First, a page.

Saturday, September 25, 2010

Great Dixter

Waking up to an overcast morning with a little bit of drizzle was certainly not going to keep me from Great Dixter, one of the gardens that was "on my radar" from the beginning of the planning stages of the trip.  After one of Gilly's "full English" breakfast feasts, we were off to the country, Garmin Chick in hand to guide us through all of the little country roads. 

We arrived about 20 minutes before the property opened, and we were the only ones there in the hayfield/parking area. Anyone who knows me knows that this is my favorite thing!  How wonderful to be able to stroll across the lawn at the rambling home with nobody there except Frank and me. 
The sheep right next to the parking area definitely reinforced the feeling that we were miles from other homes, though in fact Dixter is on the edge of a fairly congested village.   
One of the favorite things for me is the personal connection one feels for the gardener in places like this.  Many of the grand gardens are what we would call "checkbook gardens" today; Great Dixter, on the other hand, feels very personal.  I was midway through a book about Christopher Lloyd when we visited, so I was clear that he was "eccentric" to say the least.  Walking past the still-used wheelbarrows and seeing someone going into the house with Mr. Lloyd's dachsunds was a great treat for me. 
This is a garden that is definitely all about the plants.  The original structure is beautiful, but at this time of year, much of it is completely overwhelmed by the exuberant plantings.  One of my favorite photos is this corner of the steps designed by Lutyens, softened and aged with the beautiful little flowers and lichens.  I saw this flower everywhere in England, but don't know it's name.  Can any of the English readers help with that?  I'm assuming it's a self-seeding perennial, but I may be wrong about that.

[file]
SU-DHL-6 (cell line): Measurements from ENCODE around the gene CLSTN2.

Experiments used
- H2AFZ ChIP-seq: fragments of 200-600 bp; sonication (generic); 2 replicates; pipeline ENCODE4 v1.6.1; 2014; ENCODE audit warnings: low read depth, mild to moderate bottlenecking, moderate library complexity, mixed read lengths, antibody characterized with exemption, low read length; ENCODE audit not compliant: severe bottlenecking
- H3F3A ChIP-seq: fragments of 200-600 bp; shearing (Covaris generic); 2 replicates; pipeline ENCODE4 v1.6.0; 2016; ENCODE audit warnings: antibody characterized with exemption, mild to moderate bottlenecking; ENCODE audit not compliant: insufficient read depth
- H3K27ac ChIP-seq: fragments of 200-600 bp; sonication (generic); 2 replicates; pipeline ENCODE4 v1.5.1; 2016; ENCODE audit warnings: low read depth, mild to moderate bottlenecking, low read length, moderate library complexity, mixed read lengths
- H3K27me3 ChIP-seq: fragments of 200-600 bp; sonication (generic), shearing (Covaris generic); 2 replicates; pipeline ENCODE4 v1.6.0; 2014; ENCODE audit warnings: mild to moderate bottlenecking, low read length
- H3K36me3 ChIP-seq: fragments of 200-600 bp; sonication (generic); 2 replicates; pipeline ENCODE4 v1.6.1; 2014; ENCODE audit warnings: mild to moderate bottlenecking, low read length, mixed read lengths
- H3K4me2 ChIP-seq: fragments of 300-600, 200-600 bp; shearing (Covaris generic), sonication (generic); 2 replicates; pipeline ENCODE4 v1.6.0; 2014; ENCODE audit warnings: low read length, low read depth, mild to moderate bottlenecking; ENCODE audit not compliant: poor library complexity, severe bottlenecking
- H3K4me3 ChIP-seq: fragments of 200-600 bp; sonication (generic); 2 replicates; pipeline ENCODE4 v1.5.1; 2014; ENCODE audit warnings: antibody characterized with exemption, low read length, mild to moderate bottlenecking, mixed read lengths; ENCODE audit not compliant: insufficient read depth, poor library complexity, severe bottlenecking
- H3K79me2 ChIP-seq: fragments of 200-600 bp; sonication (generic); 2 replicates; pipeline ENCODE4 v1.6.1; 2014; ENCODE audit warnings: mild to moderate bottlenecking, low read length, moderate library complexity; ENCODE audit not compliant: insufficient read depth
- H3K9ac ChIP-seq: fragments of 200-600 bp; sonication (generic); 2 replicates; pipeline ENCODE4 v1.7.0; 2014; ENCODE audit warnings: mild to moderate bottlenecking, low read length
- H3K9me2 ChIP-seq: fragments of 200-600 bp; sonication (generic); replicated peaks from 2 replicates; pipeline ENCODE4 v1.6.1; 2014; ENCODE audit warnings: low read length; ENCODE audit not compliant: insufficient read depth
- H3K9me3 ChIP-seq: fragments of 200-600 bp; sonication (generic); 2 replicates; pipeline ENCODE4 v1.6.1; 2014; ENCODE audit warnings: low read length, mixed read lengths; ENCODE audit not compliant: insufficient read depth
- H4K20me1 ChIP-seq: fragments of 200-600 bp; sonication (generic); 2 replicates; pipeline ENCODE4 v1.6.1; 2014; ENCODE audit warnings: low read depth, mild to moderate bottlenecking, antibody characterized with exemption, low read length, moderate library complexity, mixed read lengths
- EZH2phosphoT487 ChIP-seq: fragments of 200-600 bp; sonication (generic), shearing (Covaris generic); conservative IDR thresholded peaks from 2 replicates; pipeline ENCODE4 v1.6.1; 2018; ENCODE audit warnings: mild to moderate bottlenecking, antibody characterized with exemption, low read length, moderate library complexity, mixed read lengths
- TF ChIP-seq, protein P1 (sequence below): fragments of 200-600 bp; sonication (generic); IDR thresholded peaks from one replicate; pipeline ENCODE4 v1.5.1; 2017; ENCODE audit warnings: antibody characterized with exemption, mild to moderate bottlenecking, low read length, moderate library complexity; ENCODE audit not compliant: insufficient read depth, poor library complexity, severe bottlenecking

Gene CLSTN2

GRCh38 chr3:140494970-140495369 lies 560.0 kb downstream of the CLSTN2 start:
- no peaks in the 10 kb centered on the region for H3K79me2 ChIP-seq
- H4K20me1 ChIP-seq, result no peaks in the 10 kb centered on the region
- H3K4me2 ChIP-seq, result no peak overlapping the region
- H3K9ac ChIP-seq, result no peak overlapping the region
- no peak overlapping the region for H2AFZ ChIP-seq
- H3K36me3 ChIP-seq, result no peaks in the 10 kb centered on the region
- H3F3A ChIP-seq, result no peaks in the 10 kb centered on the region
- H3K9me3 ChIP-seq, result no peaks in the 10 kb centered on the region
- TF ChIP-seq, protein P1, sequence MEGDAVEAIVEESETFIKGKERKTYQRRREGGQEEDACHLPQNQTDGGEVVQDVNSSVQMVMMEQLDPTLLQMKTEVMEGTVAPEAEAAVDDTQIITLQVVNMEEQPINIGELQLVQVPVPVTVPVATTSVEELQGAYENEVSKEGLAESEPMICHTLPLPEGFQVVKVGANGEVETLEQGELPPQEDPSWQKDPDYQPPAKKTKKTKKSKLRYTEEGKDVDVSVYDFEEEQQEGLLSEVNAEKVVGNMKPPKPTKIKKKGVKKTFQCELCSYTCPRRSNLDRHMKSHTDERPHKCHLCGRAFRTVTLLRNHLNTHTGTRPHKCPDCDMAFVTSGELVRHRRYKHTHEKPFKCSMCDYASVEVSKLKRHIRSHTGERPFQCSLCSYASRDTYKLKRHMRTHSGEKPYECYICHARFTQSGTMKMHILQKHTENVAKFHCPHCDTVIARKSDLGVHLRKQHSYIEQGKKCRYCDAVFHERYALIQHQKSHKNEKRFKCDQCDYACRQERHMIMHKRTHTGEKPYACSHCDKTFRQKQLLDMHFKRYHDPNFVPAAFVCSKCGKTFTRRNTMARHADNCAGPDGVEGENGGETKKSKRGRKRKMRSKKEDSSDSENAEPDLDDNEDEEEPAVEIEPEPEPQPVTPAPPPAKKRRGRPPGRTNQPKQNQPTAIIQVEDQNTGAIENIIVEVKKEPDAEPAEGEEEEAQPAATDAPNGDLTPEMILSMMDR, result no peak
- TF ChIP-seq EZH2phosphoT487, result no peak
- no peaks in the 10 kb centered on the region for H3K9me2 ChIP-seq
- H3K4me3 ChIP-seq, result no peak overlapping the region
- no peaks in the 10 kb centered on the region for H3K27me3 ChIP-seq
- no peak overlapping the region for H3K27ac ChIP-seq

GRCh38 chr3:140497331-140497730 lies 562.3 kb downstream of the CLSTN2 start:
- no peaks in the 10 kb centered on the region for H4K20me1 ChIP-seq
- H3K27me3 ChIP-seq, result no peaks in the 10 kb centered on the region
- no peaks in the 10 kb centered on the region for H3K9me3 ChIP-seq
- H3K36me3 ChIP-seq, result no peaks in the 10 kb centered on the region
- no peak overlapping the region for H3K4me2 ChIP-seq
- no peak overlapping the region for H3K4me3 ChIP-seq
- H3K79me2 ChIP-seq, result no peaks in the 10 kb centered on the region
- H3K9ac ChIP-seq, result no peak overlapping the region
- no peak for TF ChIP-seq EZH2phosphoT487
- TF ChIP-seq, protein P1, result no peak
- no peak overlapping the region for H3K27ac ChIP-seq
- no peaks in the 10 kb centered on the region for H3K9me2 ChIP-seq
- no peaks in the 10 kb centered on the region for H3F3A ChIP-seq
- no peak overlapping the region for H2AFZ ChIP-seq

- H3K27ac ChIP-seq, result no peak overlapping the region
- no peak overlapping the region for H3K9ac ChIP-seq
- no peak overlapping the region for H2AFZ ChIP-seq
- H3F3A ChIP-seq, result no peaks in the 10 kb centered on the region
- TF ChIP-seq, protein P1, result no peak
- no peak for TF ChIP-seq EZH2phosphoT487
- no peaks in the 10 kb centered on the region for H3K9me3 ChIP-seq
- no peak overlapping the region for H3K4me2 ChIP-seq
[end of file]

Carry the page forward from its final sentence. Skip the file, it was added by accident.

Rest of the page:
This last photo gives just a glimpse of the incredible plantings that fill this property.  This is one tiny corner of the sunk garden.  The visitor feels almost like an explorer here, having to brush aside giant leaves and blooms to make it down the paths at the end of summer.

It was a grand way to start the day!


  1. Hi Tim,
    Great Dixter should be on every gardeners 'to visit' list shouldnt't it. Many years since I visited, and like you, the weathered stone steps etc do it for me. The little flowering plants looks like a variety of Bellis. Thanks for sharing.

  2. Nice photos of the grounds. Luv the little lamb. Thanks for sharing....

  3. Tim it's Erigeron karvinskianus, or 'fleabane'. It would grow beautifully in your neck of the woods

    Great Dixter, lucky you


  4. So glad you enjoyed it! It's a great garden.

  5. I have not commented on each of your English posts, but wanted to tell you how much I have been enjoying them. I have been enlarging them to see the details. I do not know the name of your step flowers,but when we were there and did not know the name of something, we just called it a Hebe since we can't grown them. Also, when we were overwhelmed with beautiful gardens we would disparage them for not having enough Nandinas, So. Magnolias or their inability to grow a proper Crape Myrtle.

  6. Les, I took great pleasure in the fact that the Queen can't grow kudzu at Sandringham.....

  7. I bought a pack of seeds of that Erigeron when I was in England last year. It is a beauty isn't it. I did not see Great Dixter. Perhaps the next trip. Love the garden shots.

  8. GD - lovely place - i must go there.